Every parent of a preteen or teen should take a closer look at the new series 13 Reasons Why—and explore the Butterfly Effect of how our interactions with others can lead to tragic or life-giving consequences.
Purposefully Speaking Loud & Clear on the Lost Voice of Mesothelioma
Because … Hope will never be silent
It’s time now to roll up the pink carpets of breast cancer awareness month … and set our sights on WHITE. November is National Lung Cancer Awareness month, bringing critical attention to the leading cancer killer in both men and women in the United States.
I was blessed and honored recently to be contacted by Cameron Von St. James—a hero in his own right … who humbly and passionately takes on the roles of Husband, Father and passionate mesothelioma advocate for his beautiful wife, Heather, as well as countless other victims of this deadly disease. Cameron invited me to join him on his mission to share their divine family story of hope in the face of this so often overlooked cancer.
The truth is for many people—white ribbons this month represent the very real reminder and sting of experiencing lung cancer either firsthand or through watching a loved one on the front lines battle or even lose his or her life to lung cancer.
Strictly speaking, the “color” white is not really a color at all, but rather a manifestation of the presence of ALL color—the complete power of light. My earnest hope is that the powerful light of education will shine bright on the face of lung cancer not only for the month of November … but all year.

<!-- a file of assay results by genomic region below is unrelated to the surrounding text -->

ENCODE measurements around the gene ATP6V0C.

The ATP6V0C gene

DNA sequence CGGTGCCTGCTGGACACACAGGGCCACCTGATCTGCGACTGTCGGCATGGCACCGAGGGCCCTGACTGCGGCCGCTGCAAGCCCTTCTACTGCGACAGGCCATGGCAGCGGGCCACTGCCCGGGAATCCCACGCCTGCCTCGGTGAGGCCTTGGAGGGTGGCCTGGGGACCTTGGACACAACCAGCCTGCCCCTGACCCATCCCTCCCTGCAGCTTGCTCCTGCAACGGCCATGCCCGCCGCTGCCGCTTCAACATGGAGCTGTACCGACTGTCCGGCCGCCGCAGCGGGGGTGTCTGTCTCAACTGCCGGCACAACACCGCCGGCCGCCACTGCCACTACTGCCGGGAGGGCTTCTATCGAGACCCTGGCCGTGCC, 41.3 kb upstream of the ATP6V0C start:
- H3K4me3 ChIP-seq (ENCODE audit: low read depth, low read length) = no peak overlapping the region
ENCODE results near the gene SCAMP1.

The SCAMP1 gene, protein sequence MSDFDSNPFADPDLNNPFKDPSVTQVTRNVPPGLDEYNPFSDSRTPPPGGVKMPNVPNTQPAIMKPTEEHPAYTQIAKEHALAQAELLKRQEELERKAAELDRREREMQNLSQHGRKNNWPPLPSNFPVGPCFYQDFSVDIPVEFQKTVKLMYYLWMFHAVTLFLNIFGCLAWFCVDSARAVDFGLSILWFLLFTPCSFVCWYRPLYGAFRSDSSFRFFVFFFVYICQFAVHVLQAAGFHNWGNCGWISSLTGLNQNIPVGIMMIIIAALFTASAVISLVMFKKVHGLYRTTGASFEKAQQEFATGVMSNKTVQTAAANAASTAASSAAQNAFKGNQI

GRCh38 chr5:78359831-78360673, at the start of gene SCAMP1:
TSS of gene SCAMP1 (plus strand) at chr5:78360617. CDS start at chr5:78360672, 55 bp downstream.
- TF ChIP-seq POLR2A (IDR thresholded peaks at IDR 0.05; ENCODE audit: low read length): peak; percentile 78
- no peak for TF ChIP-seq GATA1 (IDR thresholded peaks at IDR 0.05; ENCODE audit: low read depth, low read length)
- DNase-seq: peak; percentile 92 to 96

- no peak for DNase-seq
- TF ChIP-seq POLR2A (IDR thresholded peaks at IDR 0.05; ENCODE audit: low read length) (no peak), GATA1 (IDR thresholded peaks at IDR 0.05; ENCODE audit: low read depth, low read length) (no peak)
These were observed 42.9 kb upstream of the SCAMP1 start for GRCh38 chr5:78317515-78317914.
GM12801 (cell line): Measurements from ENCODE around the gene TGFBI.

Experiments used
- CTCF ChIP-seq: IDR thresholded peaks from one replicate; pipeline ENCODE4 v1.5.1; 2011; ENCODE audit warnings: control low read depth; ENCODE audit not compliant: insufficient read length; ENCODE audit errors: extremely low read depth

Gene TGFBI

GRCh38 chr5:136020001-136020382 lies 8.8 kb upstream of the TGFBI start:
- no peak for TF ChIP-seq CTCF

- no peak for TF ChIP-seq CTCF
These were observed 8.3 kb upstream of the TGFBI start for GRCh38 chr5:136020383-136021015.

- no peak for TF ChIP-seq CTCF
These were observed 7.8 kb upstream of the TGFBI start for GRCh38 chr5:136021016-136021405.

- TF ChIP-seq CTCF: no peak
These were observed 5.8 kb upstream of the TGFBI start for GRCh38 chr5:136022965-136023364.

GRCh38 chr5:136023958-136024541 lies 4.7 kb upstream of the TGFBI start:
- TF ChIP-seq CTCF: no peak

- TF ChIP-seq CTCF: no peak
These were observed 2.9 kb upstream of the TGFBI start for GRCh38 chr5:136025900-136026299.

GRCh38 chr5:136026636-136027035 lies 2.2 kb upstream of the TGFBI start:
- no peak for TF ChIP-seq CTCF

What is Mesothelioma?
Mesothelioma lies hidden under the lung cancer “umbrella,” often a lost form of cancer—though deadly. The cancer cells of mesothelioma can involve the lining of ANY organ, but the typical site tends to be the lining of the lungs. Tragically, mesothelioma is among one of many cancers that is still considered incurable. It’s associated with exposure to asbestos—a deadly carcinogen that is sadly, still found in many structures built before its ban by the Environmental Protection Agency in 1989. Even small amounts of asbestos and/or infrequent exposure can create a risk for contracting mesothelioma or other asbestos-related diseases.
Heather Von St. James was just 36 years old when she was diagnosed with pleural mesothelioma—just three short months after giving birth to a beautiful daughter, Lily Rose in 2005. Heather and Cam sought treatment at Brigham & Women’s Hospital to undergo a groundbreaking surgical procedure with the goal of delivering the best possible outcome.
Today, Heather is an eight-year mesothelioma cancer survivor and a keynote speaker at conferences all over, in addition to social media platforms … where she thrives on providing continuous support and inspiration to mesothelioma victims around the globe. Her story is one of hope, faith … and love.
I invite you to meet Heather Von St. James—a beacon of light to so many afflicted with mesothelioma. Please join her mission by sharing her story with others. Pouring hope and light through shared education and support is strong advocacy in its most indispensable form.